I woke into that Christmas morning and my parents were unusually subdued. Something terrible had happened. They told me a train had somehow fallen into a big river in the North Island. It was filled with people who were travelling home to be with their families for the holidays and many of them had died. They didn’t know how many. There were news reports on the wireless and the adults were talking about it throughout the day. The disbelief and grief was palpable. I was terrified. If a train, that safest form of transport in my eyes, could just fall into a river, then anything could happen. That night I dreamed of brightly lit carriages full of children and women and men silently sitting in their seats as the water rose up past their faces and the train slowly sank into the river.
In 1974 I was in England with my beloved Chris and my two year old daughter, Alissa. We had left Australia the year before, travelling across Asia then into the UK. We’d been living in Windsor for several months and looking forward to going back to Darwin on Boxing Day after spending Christmas in Gloucester with his parents. Always an uneasy time for me, being with the partners parents. I knew I wasn’t ‘good enough’ for their son. I came into the sitting room on Christmas morning. The TV was on and there were images of blue skies and broken buildings, houses maybe, hard to tell. The commentator had an Australian accent. Chris was there and as he reached for me I became aware we were looking at the main street of Darwin, Smith Street. The guy on the TV was saying a Cyclone named Tracy had come through late on Christmas Eve and devastated the city. People had been killed and injured. The extent of the damage was not known. For Christs sake! Our beloved crazy Darwin. What about our friends, my wee dog, our house, my photos?? What about us, our plans? Having a heroin habit meant spontaneity was out of the question – every travel move had to be carefully orchestrated so there were enough drugs to last the journey. And the income? We had 1000 tabs of California Sunshine to take back to sell. It was all arranged. The commentator was saying people were being evacuated out of Darwin and the airport would be closed for the foreseeable future so that was that. Fuck!
And the times in the 80’s, the ones I’d rather forget, when I made a right tit of myself at family gatherings. Each Christmas I told myself I was going to do it differently this time. Take the right amount of drugs to be ‘normal,’ so they wouldnt spot I was not good enough. I would be on my best behaviour with the wider family and wait until the festivities were over, the duty done, before I got home and got hammered. But no, there I was again, nodding off at the table with a post prandial cigarette and burning a hole in the linen tablecloth. Oh the shame. And one awful year I nodded off on the parents-in-law’s lovely couch and burned a hole there. Full of self-hatred and shame and terrified of discovery, I hid the evidence with a cushion, told no-one and pretended it had never happened. It was never spoken of.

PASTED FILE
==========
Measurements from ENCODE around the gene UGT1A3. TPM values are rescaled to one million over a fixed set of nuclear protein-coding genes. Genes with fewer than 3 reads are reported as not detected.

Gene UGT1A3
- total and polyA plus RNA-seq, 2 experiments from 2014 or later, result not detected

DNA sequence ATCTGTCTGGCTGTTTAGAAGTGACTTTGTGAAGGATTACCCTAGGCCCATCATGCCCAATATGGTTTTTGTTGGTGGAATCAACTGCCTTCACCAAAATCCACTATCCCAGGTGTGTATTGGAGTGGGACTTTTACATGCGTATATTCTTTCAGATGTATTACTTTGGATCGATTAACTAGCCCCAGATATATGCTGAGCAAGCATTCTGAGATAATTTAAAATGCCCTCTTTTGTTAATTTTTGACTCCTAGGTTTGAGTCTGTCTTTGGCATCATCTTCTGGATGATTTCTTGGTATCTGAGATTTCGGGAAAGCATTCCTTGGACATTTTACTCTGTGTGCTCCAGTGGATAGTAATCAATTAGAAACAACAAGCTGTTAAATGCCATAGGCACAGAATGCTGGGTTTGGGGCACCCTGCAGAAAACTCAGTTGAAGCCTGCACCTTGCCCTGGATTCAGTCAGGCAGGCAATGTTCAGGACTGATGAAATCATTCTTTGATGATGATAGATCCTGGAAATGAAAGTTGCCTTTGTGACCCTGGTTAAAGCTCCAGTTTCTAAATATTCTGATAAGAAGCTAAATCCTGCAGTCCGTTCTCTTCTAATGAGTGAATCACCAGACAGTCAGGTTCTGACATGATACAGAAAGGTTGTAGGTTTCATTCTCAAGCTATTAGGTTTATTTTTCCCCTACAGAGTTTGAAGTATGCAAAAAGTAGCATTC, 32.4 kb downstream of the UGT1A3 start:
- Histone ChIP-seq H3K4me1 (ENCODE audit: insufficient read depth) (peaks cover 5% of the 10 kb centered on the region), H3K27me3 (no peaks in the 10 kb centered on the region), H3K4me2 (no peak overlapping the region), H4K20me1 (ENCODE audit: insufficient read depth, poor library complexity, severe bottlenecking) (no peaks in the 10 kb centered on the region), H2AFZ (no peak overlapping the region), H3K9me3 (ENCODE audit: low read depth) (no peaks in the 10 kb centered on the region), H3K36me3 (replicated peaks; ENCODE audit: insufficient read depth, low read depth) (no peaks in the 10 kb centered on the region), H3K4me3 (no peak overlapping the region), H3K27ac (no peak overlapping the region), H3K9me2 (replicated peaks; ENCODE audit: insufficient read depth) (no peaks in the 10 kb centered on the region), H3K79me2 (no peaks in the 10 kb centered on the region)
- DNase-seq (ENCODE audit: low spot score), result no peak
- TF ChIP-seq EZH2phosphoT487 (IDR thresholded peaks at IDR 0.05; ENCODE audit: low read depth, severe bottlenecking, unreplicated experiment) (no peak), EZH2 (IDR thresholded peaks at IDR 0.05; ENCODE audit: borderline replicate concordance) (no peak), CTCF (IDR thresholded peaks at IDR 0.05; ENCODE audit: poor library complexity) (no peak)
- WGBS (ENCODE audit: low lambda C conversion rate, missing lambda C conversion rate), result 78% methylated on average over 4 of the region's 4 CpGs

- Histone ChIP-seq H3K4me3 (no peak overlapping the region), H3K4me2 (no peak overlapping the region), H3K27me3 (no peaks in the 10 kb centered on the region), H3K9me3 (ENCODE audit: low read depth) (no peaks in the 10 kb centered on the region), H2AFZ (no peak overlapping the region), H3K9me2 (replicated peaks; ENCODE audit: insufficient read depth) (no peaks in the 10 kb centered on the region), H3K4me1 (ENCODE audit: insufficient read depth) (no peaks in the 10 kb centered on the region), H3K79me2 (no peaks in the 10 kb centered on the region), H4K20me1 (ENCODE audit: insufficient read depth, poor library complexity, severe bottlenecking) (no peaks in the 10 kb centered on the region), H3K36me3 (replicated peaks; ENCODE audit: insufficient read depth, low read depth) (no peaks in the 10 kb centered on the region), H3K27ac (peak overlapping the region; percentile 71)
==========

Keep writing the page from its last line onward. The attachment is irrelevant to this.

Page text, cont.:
My first Christmas in recovery was a big deal. I was scared. How do you do this shit straight? What if I wasn’t able to get through the day without using? Everyone used something at this time of year right? I wanted to leave town until it was all over. I also wanted to celebrate Christmas with my daughters and partner. A family Christmas. Our first one where I wouldn’t be an embarrassment. Thankfully, I had some friends who were also new to recovery and we decided to have Christmas together. To cook and eat, to get over ourselves and have a good time with our kids. And we did it. Turkey, crackers, laughter and some tears, cherries, bad jokes, sunshine and Pavlova. Together, we negotiated our way through the ghosts of Christmas past without harming ourselves or others. Thank the baby lord Jesus.
I didn’t know about emotional anniversaries in those days. I didn’t know what the hell was going on. As Christmas approached all I knew was I would begin sliding into a black hole and the drugs stopped working. Terrifying and lonely times. I didn’t know that being aware of feelings as they arose and taking tender care of them was the wise action. I didn’t know anything about taking action. I was a reactor. I’m in long term recovery now and anniversaries bring what they bring. I’m able to respond in the present and not get engulfed in the feelings. They come they go, fleeting, like the waves and tides and seasons. I don’t need to pour alcohol on them these days. All I need do is notice. The drinking and smoking used to be fun – then not, and that was a sad realisation. Most people can enjoy the festive season drinks and so on without it being a problem. Not me. My experience tells me that one is too many for this girl and a thousand is never enough. Thank Christ I have people in my life who remind me I am enough. We are enough.
Just for this day I ask to be present to the sweet embrace of the griefs and the gratitude and the grace.
May we be well
May we be happy
May we live with ease